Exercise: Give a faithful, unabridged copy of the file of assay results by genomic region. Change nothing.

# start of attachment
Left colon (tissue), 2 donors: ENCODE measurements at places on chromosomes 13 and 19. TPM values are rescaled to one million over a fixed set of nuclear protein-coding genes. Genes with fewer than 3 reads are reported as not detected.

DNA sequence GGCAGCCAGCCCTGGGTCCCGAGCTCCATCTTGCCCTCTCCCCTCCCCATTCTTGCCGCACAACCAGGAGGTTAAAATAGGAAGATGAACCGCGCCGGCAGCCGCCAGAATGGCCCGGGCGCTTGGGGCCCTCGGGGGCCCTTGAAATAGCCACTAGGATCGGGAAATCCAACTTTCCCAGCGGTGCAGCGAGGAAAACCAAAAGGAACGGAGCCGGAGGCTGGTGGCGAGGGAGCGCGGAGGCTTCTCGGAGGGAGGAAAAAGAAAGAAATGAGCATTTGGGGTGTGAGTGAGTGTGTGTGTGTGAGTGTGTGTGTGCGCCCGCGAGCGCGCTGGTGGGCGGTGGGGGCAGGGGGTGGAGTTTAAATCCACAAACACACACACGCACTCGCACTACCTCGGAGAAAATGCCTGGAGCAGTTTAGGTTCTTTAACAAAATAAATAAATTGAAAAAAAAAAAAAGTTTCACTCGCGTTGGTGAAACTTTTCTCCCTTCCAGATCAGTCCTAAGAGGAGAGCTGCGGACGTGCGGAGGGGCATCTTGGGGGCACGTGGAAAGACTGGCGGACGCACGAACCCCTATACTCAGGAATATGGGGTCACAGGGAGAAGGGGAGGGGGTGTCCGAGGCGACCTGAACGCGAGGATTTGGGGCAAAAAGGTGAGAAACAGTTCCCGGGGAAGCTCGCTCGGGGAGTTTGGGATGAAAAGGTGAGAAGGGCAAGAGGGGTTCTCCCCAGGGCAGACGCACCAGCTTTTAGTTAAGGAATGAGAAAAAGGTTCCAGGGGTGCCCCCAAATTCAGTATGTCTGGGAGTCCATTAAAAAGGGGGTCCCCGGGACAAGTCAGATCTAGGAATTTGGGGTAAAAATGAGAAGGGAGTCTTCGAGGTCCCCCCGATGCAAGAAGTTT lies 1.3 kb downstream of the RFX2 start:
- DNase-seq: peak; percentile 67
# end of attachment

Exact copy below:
Left colon (tissue), 2 donors: ENCODE measurements at places on chromosomes 13 and 19. TPM values are rescaled to one million over a fixed set of nuclear protein-coding genes. Genes with fewer than 3 reads are reported as not detected.

DNA sequence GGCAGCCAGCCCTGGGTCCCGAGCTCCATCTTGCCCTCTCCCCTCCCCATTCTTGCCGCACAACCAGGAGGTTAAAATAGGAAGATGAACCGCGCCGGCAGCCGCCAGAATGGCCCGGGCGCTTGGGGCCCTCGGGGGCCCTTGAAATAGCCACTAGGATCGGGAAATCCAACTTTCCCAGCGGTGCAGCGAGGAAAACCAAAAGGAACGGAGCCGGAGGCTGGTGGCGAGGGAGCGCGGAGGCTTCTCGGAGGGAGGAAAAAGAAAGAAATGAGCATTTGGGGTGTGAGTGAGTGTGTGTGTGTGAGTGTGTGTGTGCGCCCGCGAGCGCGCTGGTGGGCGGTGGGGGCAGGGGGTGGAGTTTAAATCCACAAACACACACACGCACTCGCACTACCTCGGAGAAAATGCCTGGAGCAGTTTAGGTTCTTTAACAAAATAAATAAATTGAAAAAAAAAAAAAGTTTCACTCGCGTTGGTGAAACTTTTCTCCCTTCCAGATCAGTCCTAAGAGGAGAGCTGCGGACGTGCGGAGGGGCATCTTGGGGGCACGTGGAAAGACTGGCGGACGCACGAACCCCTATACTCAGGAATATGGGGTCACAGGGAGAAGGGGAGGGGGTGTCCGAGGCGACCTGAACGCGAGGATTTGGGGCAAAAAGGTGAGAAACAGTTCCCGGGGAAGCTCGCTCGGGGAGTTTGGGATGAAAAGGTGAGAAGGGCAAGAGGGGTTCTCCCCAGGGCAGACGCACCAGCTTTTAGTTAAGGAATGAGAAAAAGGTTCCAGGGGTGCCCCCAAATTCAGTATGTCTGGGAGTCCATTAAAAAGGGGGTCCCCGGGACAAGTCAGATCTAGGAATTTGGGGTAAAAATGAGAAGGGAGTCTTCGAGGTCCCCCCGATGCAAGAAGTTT lies 1.3 kb downstream of the RFX2 start:
- DNase-seq: peak; percentile 67